Boost to 3D imaging challenges global big league

Posted on August 13, 2013

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New technique may help unravel mystery of ‘Pandora’ virus

Cutaway of 3D image of a malaria infected red blood cell showing the malaria parasite (red) and its digestive vacuole (black

Cutaway 3D image of a malaria infected red blood cell showing the malaria parasite (red) and its digestive vacuole (black). Image: Scientific Reports – ‘Nature’

Developments in X-ray imaging led by La Trobe University scientists are now able to provide 3D views of the inside of a biological cell.

Three-dimensional images of the malaria parasite inside a human red blood cell were published in July in the Scientific Reports of the leading international science journal Nature.

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The images were made possible using ideas and technology created by the La Trobe scientists. The system they developed is now available for all scientists at the Australian Synchrotron in Clayton.

Lead author Dr Michael Jones, an Australian Research Council Super Science Fellow, says the system is a step toward better X-ray imaging of cells and viruses.

Largely unknown genetic material

Dr Jones at his Melbourne laboratory

Dr Jones at his Melbourne laboratory

‘For example’, he says, ‘it has the potential to help us understand the Pandora virus recently discovered in La Trobe’s lake system.

‘One of the largest viruses ever found and consisting largely of unknown genetic material, it is similar in size to the malaria parasite in the red blood cells which we have successfully imaged, in which you can actually see the parasite infection inside the cell.’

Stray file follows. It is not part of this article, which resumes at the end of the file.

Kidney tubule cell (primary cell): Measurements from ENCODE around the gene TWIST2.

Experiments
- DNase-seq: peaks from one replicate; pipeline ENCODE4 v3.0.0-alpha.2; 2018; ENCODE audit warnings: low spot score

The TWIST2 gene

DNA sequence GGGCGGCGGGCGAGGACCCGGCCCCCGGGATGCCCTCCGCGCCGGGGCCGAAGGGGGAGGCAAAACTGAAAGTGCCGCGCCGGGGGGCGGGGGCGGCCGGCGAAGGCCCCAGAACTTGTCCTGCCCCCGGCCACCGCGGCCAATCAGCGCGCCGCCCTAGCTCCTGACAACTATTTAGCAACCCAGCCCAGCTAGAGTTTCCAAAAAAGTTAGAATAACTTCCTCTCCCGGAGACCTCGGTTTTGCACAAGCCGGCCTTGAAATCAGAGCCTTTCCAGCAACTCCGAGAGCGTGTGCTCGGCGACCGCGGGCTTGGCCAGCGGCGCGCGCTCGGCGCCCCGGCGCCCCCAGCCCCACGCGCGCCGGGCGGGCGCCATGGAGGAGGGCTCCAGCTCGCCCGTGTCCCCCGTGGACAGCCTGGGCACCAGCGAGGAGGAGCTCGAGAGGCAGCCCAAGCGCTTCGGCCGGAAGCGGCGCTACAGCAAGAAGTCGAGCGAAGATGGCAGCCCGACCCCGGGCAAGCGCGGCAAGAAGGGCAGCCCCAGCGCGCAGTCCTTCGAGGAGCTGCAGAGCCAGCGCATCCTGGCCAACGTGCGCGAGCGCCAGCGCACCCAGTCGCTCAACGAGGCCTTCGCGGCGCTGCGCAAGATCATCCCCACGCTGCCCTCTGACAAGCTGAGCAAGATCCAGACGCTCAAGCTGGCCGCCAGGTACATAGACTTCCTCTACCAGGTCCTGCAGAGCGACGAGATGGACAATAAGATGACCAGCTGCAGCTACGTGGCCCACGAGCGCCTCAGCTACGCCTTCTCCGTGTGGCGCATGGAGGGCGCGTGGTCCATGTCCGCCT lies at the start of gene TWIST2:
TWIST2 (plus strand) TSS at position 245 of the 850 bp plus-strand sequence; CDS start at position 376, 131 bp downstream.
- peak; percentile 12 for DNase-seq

Dr Jones says the work is based on an approach pioneered over the last 15 years by a number of La Trobe University scientists working with the La Trobe physicist and Deputy Vice-Chancellor (Research) Professor Keith Nugent.

Special place in X-ray science

‘This research, along with other advances recently published by the prestigious journal Science, highlights La Trobe’s pre-eminence at the frontier of X-ray science and our connections with world-leading scientific resources such as the X-ray facilities at Stanford University and our leadership roles at the Australian Synchrotron,’ says Professor Nugent.

La Trobe has a special place in X-ray science: Professor Nugent at the Australian Synchrotron.

La Trobe has a special place in X-ray science: Professor Nugent at the Australian Synchrotron.

‘It is no coincidence that the last two Australian Synchrotron directors are also professors at La Trobe University. La Trobe has a special place in the world of X-ray science,’ he says.

Critical to combatting disease

‘New ways of seeing play a critical role in trying to answer the big questions in health, agricultural and environmental research under La Trobe’s new Future Ready Research Focus Areas,’ says Professor Nugent.

‘This is essential work for the future of Australia as biomedical science moves ever closer to the physical, mathematical and computer sciences in combatting disease and understanding the complexity of biological processes.’

Dr Jones says the next challenge for his group, as for imaging scientists world-wide, is to complete a good image of a single protein.

‘At the moment you have to focus on millions of proteins and from that you can build up a generic image of a single protein. Proteins are extremely small and fragile and if you focus too much X-ray light on individual proteins you vaporize them,’ he says.

The campus lake in which the Pandora virus was discovered

The campus lake in which the Pandora virus was discovered

Other co-authors of the study include La Trobe physicists Dr Grant Van Riessen, Dr Brian Abbey and Professor Andrew Peele, currently serving as Director the Australian Synchrotron, as well as leading malaria researcher, former La Trobe biochemist Professor Leann Tilley, now at the University of Melbourne.– Ernest Raetz

The research is supported by the ARC Centre of Excellence for Coherent X-ray Science (CXS)